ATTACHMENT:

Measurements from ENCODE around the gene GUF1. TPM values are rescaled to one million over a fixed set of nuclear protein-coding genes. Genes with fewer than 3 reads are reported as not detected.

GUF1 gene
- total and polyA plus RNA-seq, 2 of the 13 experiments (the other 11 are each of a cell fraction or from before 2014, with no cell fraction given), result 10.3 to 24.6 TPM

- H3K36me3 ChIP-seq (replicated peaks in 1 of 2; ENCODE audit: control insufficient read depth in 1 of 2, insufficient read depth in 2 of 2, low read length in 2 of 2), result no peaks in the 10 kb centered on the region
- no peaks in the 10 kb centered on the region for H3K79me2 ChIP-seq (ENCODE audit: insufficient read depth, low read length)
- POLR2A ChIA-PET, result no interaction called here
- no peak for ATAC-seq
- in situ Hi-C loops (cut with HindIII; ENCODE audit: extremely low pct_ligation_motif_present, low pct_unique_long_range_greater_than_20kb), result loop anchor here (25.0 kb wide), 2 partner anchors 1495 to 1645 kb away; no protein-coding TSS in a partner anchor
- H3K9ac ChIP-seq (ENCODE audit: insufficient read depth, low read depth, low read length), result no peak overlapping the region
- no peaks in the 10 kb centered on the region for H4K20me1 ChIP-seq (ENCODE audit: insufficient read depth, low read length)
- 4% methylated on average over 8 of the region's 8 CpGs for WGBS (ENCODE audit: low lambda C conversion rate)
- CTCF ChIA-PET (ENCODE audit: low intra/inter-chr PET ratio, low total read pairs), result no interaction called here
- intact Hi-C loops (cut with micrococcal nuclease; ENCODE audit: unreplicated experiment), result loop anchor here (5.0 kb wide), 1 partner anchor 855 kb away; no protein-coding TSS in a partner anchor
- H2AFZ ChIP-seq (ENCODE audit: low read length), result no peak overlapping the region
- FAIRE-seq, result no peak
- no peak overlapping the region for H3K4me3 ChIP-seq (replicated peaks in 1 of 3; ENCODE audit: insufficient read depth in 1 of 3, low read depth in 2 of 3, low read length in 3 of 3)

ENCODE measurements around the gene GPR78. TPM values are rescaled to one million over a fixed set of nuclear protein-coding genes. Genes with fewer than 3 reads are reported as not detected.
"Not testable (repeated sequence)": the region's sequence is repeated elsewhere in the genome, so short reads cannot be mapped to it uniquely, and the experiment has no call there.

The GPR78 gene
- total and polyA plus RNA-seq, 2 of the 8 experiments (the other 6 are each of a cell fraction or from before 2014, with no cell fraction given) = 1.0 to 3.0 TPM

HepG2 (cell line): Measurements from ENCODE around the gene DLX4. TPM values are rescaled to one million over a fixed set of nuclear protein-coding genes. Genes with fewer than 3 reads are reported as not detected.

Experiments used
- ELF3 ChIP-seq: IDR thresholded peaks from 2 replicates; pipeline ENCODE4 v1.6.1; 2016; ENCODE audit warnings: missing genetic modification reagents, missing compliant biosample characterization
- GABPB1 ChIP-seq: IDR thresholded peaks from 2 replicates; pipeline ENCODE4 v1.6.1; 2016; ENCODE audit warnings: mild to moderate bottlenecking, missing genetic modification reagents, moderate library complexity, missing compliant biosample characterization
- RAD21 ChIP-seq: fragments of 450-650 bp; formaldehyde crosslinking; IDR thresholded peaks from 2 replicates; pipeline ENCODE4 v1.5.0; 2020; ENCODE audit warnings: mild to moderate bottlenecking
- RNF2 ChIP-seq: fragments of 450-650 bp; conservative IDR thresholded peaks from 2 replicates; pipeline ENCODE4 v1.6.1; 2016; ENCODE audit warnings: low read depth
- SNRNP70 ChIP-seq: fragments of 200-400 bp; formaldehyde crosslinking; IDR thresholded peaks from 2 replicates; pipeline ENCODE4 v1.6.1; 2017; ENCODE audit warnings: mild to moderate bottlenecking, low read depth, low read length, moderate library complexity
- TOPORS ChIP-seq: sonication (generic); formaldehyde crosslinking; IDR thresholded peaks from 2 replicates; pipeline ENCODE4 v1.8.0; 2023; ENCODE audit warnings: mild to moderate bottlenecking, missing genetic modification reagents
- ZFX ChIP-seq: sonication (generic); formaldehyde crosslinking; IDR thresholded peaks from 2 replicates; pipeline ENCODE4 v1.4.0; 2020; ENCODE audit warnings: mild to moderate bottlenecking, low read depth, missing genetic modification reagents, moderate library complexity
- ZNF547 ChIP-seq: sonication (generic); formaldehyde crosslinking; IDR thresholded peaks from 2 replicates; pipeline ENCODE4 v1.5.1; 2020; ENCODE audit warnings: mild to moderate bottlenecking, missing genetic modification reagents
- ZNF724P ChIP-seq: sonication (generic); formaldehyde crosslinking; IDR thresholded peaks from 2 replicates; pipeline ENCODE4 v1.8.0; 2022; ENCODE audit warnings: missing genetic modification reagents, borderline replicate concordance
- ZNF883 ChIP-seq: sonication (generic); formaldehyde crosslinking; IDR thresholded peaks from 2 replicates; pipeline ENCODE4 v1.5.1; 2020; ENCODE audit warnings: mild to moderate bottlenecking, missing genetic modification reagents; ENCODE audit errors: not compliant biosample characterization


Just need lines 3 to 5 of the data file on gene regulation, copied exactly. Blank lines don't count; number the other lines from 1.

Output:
- total and polyA plus RNA-seq, 2 of the 13 experiments (the other 11 are each of a cell fraction or from before 2014, with no cell fraction given), result 10.3 to 24.6 TPM

- H3K36me3 ChIP-seq (replicated peaks in 1 of 2; ENCODE audit: control insufficient read depth in 1 of 2, insufficient read depth in 2 of 2, low read length in 2 of 2), result no peaks in the 10 kb centered on the region
- no peaks in the 10 kb centered on the region for H3K79me2 ChIP-seq (ENCODE audit: insufficient read depth, low read length)